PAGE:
The SEO Snowball Effect
For new websites, or sites that have never undertaken an SEO campaign, a common question is, “How do I know this SEO campaign is working?”
The answer is when you see an exponential increase in traffic or inbound links without expending very much current effort.
Of course your initial SEO campaign should involve a flurry of activity in research, creating content, link campaigns and so forth. To truly measure the effect of that activity, one must wait.
That’s actually the part I like the most about SEO…when you get to the point you can create terrific content without worrying about how to promote it. I’m still not “there” yet with this site, but I know I’m on the right track. Why? The SEO snowball effect.
A month ago I made the comment the site had reached the milestone of attracting 1000 unique visitors. 30 days later, meaning today, the visitor total is slightly over 4,000. That’s not just doubling, that’s exponential! For the most part all I’ve done is create content. It’s also organic. There were no paid links, except for the fee to distribute the Utah’s Top Blogger press release.
That monthly graph looks great right? All uphill. The daily and even weekly graphs aren’t as fluid. Sometimes there are drops in traffic. That’s OK because traffic is just one aspect of a successful SEO campaign.
What else is an SEO campaign supposed to do besides increase traffic? If you think SEO is only about traffic, you’re approaching the concept the wrong way. SEO is about business, increasing business. That takes a lot of forms. Increasing traffic is useless if your site doesn’t have a way to let those visitors engage you in a discussion about their needs for your business. Those ways may include an email contact form, a Twitter follow, a Facebook fan, a phone call or even a face to face meeting.
The way to measure your online influence is by the amount of inbound links you’re receiving. In that regard, I’m very pleased with how this site is growing. Two and a half months ago, I had no inbound links. Now I’ve got 550. That’s also exponential.
Where are these inbound links coming from?
A lot of them are generated automatically through Twitter and splogs, so they don’t carry much weight. They’re also very easy to get. Some of them are coming from the blog carnivals and others come from comments I make on other sites. Most of them come through pingbacks and trackbacks. I registered with Blog Buzzer to automate that process. Otherwise, WordPress only automatically pings other WordPress blogs.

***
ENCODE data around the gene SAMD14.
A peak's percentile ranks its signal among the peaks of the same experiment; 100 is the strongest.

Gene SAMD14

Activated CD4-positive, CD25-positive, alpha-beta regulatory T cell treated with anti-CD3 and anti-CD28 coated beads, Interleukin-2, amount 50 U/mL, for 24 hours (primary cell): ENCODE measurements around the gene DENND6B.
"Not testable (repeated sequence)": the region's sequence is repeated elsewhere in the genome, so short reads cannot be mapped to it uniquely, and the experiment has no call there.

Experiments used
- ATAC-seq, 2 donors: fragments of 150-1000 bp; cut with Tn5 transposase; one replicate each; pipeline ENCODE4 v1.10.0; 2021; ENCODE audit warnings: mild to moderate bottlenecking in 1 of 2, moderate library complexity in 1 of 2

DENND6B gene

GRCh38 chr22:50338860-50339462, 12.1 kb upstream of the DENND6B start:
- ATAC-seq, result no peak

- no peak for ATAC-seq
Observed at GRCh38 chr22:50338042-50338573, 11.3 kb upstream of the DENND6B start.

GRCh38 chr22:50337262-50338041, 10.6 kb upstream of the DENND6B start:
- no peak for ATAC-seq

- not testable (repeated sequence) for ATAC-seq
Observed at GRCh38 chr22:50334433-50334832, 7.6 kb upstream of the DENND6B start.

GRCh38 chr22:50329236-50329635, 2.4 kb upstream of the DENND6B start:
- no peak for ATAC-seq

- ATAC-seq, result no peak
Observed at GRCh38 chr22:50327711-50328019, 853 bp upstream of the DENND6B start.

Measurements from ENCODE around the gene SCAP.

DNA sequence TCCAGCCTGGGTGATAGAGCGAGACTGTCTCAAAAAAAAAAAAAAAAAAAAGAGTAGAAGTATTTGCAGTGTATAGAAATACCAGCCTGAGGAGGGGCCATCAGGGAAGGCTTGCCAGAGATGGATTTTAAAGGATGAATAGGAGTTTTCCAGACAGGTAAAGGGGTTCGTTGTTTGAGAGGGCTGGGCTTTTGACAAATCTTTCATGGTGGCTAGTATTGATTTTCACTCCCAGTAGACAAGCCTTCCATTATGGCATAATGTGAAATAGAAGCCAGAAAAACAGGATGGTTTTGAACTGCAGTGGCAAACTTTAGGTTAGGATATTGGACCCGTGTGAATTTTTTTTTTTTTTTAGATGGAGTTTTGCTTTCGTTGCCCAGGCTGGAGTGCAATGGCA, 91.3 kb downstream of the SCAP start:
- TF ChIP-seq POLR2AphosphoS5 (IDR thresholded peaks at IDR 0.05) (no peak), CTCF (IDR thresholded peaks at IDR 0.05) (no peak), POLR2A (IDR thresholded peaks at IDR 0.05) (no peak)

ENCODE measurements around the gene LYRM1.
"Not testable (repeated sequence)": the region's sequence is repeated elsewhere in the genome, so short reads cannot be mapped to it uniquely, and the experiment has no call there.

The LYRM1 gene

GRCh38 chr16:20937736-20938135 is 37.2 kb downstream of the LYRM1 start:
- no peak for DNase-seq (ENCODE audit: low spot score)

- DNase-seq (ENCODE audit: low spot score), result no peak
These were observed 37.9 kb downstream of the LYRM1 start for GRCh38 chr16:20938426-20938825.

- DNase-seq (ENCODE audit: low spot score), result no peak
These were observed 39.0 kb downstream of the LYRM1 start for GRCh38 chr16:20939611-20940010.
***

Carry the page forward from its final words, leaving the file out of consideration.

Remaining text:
The best inbound links are the ones you create just from having good, searchable content. They’re the links you earn from doing a great job writing your blog or website. I found this link to my blog on Google. I have no idea how they found me. That’s good. That’s SEO.
From an SEO perspective it’s a good link because it comes from a site with similar content to mine – social media and Internet marketing – plus they’ve got a higher page rank than mine. It’s a bad link because it’s buried along with a bunch of others in a blog roll style. Even though it won’t get me any traffic, it will help with my page rank.
A better inbound link is this one. It’s a blog post about my Facebook friends policy. The link to this site is in the body of the post, which Google loves. Plus it’s sending traffic as well as sweet Google link juice! How did I get this link? By linking over to them first. I didn’t ask for a return link, I simply linked to their story as an example from mine. A pingback shows up in their comments and they saw my site and,
I love it, and would highly encourage anyone wanting to use Facebook for professional purposes to follow this practice.
That is good SEO. It’s the kind that snowballs into traffic, inbound links and authority. Once you obtain authority (trust) you will only get more. The final step of a good SEO campaign is one I haven’t reached here yet, but I have in the past. That step is media recognition.
Some people are willing to do anything to get media attention. I know the best way to get media attention is the same way you get your customer’s attention: good content/products and the ability to be found.
When I was writing real estate blog, I got a call from a reporter at USA Today. He had found my number from my blog and was actually writing a story I didn’t know very much about regarding stocks. I even told him I wasn’t a good source, but he asked a few questions anyway. I referred him to other people to speak to about his story. At the end of the day, I was the one that got written about.
The USA Today story wasn’t a good piece for me. There was no link to my site and the reporter actually misrepresented me a little in the story. However, a story in a local trade magazine was a lot better. It put my opinion in the cover story and the magazine was distributed to people who could send me referrals. Neither story would have happened if I didn’t have excellent SEO for my site.
Determining whether your SEO campaign is working is actually pretty simple.
1. Are you getting more traffic?
2. Are you getting more inbound links?
3. Are people (not necessarily mainstream media) talking/writing about you?
If your SEO campaign has been going for 90 days and you haven’t seen any results, you need a new SEO company.